#20BooksofSummer starts again!

Didn’t we just finish the 20 Books of Summer? I don’t know about you, but between September 2016 and June 2017 a lot of big events happened, so it feels like I just finished last year’s challenge. However, Cathy at 746 Books is up to it again! She explains:

For anyone who hasn’t taken part before, 20 Books of Summer is a reading challenge I do each year from 1 June to 3 September where I read 20 books from my TBR in three months.

Last summer I counted all the pages I needed to read, divided it by the number of days in the challenge, panicked when I remembered that writing the reviews themselves take a while, and then added sticky notes for my daily reading goal. Remember this?


I finished the challenge and only changed books a couple of times (I forgot things like book club picks and that including The Brothers Karamazov was just silly). I did clean up my collection of review copies! I only have two books left that were sent to me by publishers or authors, and I’m adding those to my 2017 #20BooksofSummer challenge.

This summer, though, will be a bit different for me. I have to do training in August for the new location — a correctional facility — where I will teach. The reading challenge also runs into the school year, so I may have to stop and focus on what I’m doing professionally. Thus, this year I’m going in less prepared and more forgiving.

Here are my 20 Books of Summer:

An Untamed State by Roxane Gay

I bought this book right when it came out, but like so many others, it hasn’t been read. Gay’s novel is also part of my general 2017 goal to read books by women of color that I already own.

an untamed state

In An Untamed State, Roxane Gay delivers an assured debut about a woman kidnapped for ransom, her captivity as her father refuses to pay and her husband fights for her release over thirteen days, and her struggle to come to terms with the ordeal in its aftermath.

Watchfires by Hilary Plum

I bought this book recently at the author’s reading. She was so smart and yet shy that I wanted to get this non-fiction collection about her struggles with anorexia, which she juxtaposes with terror.


Hilary Plum’s Watchfires is an intimate account of public and private life during the long years of the “war on terror.” This remarkable essay begins in the aftermath of the Boston Marathon bombing and illuminates the relationships among cancer, autoimmune disease, the Iraq War, the Arab Spring, Occupy, veteran suicide, the American epidemic of gun violence, and Plum’s family history.

A Girl’s Guide to Vampires by Katie MacAlister

Thanks to all the support I received in my post about my #poser dinosaur and being ashamed of my past self and what she read, I’m adding two sexy vampires books to the list. These are audio books, which I’ve enjoyed more and more lately.

girls guide
This one is a re-re-read for me, but it’s been 14 years, so I need a refresher.

All Joy Randall wants is a little old-fashioned romance, but when she participates in a “Goddess evoking” ceremony with her friend, Roxy, Joy finds out her future true love is a man with the potential to put her immortal soul in danger.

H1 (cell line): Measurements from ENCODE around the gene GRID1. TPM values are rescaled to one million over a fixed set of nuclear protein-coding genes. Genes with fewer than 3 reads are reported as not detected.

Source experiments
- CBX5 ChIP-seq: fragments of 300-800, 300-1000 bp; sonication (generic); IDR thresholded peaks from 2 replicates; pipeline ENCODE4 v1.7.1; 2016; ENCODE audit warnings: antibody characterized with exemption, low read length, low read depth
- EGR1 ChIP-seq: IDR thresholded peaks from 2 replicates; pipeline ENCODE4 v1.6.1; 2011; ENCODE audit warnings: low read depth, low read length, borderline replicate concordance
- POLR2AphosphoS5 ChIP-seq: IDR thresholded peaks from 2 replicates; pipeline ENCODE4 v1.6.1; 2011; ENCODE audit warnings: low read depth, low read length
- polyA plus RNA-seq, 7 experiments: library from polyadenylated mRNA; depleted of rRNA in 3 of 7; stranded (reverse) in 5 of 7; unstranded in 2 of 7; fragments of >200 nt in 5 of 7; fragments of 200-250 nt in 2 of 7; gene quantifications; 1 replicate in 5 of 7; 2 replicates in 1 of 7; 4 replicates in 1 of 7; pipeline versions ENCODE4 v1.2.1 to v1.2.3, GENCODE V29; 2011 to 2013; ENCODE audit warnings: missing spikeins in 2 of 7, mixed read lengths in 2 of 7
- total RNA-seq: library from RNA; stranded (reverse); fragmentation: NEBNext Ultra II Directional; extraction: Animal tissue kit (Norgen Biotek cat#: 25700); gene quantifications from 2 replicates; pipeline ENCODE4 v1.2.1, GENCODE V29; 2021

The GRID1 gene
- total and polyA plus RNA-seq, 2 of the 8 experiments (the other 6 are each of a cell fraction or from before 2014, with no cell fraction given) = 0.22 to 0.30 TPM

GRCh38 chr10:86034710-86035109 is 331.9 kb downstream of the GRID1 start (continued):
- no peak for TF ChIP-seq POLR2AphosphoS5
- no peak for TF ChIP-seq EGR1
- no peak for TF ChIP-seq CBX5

Sex and the Single Vampire by Katie MacAlister

Book #2 of the vampire series. They’re all stand-alone novels, but I’m reading them in order.

single vampire

If Allie doesn’t find a ghost soon, her short career as a “Summoner” with United Psychical Research Association will be a thing of the past, so naturally she is delighted to find what she thinks is the tortured spirit of a gorgeous, naked, wounded man. But the cranky spirit, who looks exactly like the dishy man who has been haunting Allie’s dreams…

A Thin Gold Thread by Lisa Rosen

This is a book I promised to review for another book review site ages ago!

a thin gold thread

Disillusioned with academic life, Addy Quick just wants to finish graduate school and get on with Doing Important Things. When she moves back home for the summer to finish her dissertation, she realizes that living with her anxious mother (and her constant refrain of “what will people think”) is not going to be easy.

Kindred by Octavia Butler

A book that’s been on my TBR shelf for a few years. Fits with my goal of read women of color books I already own.


Having just celebrated her 26th birthday in 1976 California, Dana, an African-American woman, is suddenly and inexplicably wrenched through time into antebellum Maryland.

Super Mario Bros. 3 (Boss Fight Books #13) by Alyse Knorr

One of my favorite video games ever. I agreed to review this book a while back for the same blog I mentioned above. This is a non-fiction book about the game.

super mario 3

Alyse Knorr unearths Super Mario Bros 3’s connections to theater and Japanese folklore, investigates her own princess-rescuing impulses, and examines how the game’s animal costumes, themed worlds, tight controls, goofy enemies, and memorable music cohere in a game that solidified Mario’s conquest of the NES era.

Wrestling With the Muse: Dudley Randall and the Broadside Press by Melba Joyce Boyd

In college, I stumbled across a graduate-level history class called Black Detroit. And that’s all we studied: black life in Detroit. It was the best class I’ve ever taken. Dudley Randall started a press on the streets of Detroit. This is his biography.

wrestling with the muse.jpg

Dudley Randall, one of the great success stories of American small-press history, was also poet laureate of Detroit, a civil-rights activist, and a force in the Black Arts Movement. Melba Joyce Boyd was an editor at Broadside, was Randall’s friend and colleague for twenty-eight years, and became his authorized biographer.

Adulthood is a Myth by Sarah Andersen

A collection of cartoons. Adersen is super funny.


Hunger: A Memoir of (My) Body by Roxane Gay

Goes toward both my fat-positive and books by women of color I already own goals.


The Sugar Queen by Sarah Addison Allen

Part of my fat-positive reading goals.

the sugar queen

Josey Cirrini is sure of three things: winter is her favorite season, she’s a sorry excuse for a Southern belle, and sweets are best eaten in the privacy of her closet.

Hometown by Michele Feltman Strider